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Into Our Skies: Space in Schools

Lucy Starkey Dances and UCLan have collaborated to co-create Into Our Skies: Space in Schools. This project, funded by STFC, uses dance to engage KS2 pupils in the Earth and Space topic. Using exciting, creative and educational resources.

Championing a cross-curricular approach and extending the provision of STEAM (Science, Technology, Engineering, Arts, Mathematics) in schools. Into Our Skies: Space in Schools is a free 6-week scheme of work closely aligned with the National Curriculum.

The project is run by Dr Joanne Pledger, Lucy Starkey, Ruth Spencer and Lee Affen. A collaborative team of scientists, dancers, educators and composers. Dedicated to inspiring future generations as well as supporting a culture of curiosity and wonder in science and dance.

Want to get involved?

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Our aims and approach

Dance is an active practice that enables us to interpret subjects physically, creatively and intelligently. Using movement as a method of investigation pupils can connect to topics through physical experience.

Science requires us to question what we know and experiment with that truth. By providing hands-on investigations pupils can explore their own ideas freely whilst developing key scientific skills.

We aim to provide imaginative dance and science activities so that young people are empowered to explore Earth and space. Aiming to encourage their independent curiosity and expression. 

We recognise the challenges educators are facing. Therefore, we want to provide easy to use resources, that can make online learning enjoyable for pupils, teachers and parents.

We believe pupils should have access to high quality science and dance resources. We are delighted to offer our complete 6-week scheme which is free to all.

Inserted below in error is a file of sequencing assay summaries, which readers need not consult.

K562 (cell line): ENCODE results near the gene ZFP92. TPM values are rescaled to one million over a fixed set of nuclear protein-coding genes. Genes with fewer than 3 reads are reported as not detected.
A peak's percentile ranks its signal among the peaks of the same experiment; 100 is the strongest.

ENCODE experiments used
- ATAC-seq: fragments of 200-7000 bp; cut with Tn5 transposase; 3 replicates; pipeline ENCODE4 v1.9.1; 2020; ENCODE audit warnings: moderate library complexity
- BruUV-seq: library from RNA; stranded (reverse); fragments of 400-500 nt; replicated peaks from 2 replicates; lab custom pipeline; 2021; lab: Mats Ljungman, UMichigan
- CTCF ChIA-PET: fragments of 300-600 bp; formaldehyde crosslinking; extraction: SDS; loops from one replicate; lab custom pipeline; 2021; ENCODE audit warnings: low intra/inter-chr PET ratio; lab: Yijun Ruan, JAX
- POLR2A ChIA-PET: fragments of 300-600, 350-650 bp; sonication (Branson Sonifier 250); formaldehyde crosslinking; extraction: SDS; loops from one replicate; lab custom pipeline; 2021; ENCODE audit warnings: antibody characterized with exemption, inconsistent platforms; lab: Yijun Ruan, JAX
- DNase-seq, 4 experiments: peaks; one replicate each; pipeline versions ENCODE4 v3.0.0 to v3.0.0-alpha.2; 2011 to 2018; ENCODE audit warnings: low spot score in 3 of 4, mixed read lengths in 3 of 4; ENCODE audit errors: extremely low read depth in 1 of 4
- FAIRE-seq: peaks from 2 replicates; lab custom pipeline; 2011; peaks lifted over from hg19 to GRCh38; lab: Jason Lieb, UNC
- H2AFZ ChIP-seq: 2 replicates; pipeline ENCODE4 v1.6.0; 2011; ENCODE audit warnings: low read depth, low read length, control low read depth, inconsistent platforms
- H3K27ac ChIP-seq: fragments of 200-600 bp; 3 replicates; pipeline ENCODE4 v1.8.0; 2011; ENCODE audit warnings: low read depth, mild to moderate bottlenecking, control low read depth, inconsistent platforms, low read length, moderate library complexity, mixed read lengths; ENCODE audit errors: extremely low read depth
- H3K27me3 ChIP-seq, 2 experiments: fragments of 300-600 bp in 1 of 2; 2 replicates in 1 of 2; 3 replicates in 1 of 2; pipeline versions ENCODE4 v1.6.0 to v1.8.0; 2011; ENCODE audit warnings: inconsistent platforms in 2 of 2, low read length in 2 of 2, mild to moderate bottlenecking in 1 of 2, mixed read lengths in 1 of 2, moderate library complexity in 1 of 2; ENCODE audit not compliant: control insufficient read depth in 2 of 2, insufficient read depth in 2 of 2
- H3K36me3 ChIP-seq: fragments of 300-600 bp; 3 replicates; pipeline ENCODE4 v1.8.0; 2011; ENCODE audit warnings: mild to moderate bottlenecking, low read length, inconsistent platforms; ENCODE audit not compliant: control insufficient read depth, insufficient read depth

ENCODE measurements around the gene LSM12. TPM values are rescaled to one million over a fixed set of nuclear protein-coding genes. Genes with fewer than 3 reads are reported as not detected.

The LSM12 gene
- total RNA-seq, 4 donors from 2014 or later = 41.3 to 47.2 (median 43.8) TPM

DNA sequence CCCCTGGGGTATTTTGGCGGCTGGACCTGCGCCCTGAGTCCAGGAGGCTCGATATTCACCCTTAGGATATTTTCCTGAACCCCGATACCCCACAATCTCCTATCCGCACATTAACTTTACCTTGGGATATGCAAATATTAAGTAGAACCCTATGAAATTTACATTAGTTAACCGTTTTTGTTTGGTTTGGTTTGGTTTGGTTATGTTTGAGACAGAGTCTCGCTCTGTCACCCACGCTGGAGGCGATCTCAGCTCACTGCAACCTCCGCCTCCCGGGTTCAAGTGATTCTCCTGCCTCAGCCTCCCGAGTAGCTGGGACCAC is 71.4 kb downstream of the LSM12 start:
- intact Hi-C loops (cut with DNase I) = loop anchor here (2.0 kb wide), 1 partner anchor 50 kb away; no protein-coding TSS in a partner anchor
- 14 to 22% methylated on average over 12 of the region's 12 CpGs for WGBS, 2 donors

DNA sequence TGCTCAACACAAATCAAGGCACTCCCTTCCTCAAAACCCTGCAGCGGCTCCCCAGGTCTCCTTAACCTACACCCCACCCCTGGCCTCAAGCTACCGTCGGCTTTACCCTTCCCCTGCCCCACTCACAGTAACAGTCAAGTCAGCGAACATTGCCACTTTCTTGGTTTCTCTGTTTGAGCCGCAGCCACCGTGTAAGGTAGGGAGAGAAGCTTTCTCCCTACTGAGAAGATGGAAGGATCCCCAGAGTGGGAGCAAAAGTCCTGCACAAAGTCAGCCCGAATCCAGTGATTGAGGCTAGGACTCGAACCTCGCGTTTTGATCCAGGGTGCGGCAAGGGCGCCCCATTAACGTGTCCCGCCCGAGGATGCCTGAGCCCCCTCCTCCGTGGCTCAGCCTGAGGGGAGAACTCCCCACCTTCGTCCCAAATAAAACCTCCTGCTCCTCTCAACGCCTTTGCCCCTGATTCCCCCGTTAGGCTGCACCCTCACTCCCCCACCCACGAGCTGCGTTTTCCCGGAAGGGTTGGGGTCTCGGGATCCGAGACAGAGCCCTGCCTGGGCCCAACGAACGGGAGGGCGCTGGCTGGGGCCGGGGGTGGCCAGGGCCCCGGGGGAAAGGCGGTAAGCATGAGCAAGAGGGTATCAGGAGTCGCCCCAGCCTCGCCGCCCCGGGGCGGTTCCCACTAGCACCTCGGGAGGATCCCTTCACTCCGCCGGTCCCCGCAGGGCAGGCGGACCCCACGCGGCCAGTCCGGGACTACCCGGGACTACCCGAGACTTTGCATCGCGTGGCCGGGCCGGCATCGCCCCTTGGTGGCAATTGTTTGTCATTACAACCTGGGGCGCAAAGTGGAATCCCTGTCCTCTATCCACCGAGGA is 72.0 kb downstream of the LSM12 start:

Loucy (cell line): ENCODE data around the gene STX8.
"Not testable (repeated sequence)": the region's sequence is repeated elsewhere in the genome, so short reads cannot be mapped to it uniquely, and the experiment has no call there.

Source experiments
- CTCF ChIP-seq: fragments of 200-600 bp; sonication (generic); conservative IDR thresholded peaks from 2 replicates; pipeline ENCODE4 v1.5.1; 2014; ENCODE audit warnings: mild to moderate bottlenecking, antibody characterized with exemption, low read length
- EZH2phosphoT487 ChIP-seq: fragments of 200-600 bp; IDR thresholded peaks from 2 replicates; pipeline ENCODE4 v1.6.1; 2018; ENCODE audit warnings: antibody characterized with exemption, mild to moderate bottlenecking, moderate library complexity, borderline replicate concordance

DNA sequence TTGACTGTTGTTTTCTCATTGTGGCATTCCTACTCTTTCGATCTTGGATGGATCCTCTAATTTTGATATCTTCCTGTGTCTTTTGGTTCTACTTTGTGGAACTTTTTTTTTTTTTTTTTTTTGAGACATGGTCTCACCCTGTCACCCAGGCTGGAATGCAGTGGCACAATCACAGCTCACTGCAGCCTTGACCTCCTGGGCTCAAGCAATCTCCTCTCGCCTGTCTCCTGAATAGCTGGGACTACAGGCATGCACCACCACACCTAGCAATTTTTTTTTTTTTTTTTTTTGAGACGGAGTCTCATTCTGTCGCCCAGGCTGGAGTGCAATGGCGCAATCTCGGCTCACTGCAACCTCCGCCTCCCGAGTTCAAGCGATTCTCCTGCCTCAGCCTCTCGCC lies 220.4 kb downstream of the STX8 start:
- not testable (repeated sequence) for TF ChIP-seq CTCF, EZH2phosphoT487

Currently, hosting visits are not possible, but we want to offer a way for schools to connect their pupils with professionals and to continue to nurture interest in these subjects.

We realise that these resources cannot replace the experience of seeing a live performance, participating in a workshop or visiting a working observatory. However, with this project we endeavour to continue our engagement with schools during this time and beyond.

The postponed Into Our Skies: The Show will be rescheduled and the doors of our Alston Observatory will re-open to the public and schools when it is safe to do so. In the meantime, we very much hope you enjoy your journey with our resources. We look forward to seeing you soon.

About our resources

Our interactive educational videos, classroom investigations and teacher support notes adopt a step-by-step approach. We listened to teachers, asking what they would want from the resources. We hope we have developed a scheme that is both useful and accessible for educators with little preparation required.

These resources are designed to be suitable for upper KS2 pupils aged 8-11. But may be useful for a wider age range in certain circumstances.

The team adopted a collaborative approach, combining our wide range of experience and expertise. In order to create interactive, vibrant and scientifically accurate learning resources.

Professional dancer Lucy Starkey hosts the three interactive educational videos with Dr Joanne Pledger delivering “the science bit” to reinforce the scientific focus of the session. Each video features a dynamic soundtrack, composed by Lee Affen, that enhances and supports the science content. The videos all include a warm-up, creative task(s) and cool-down.

The videos can be viewed in any order, however the order we recommend is: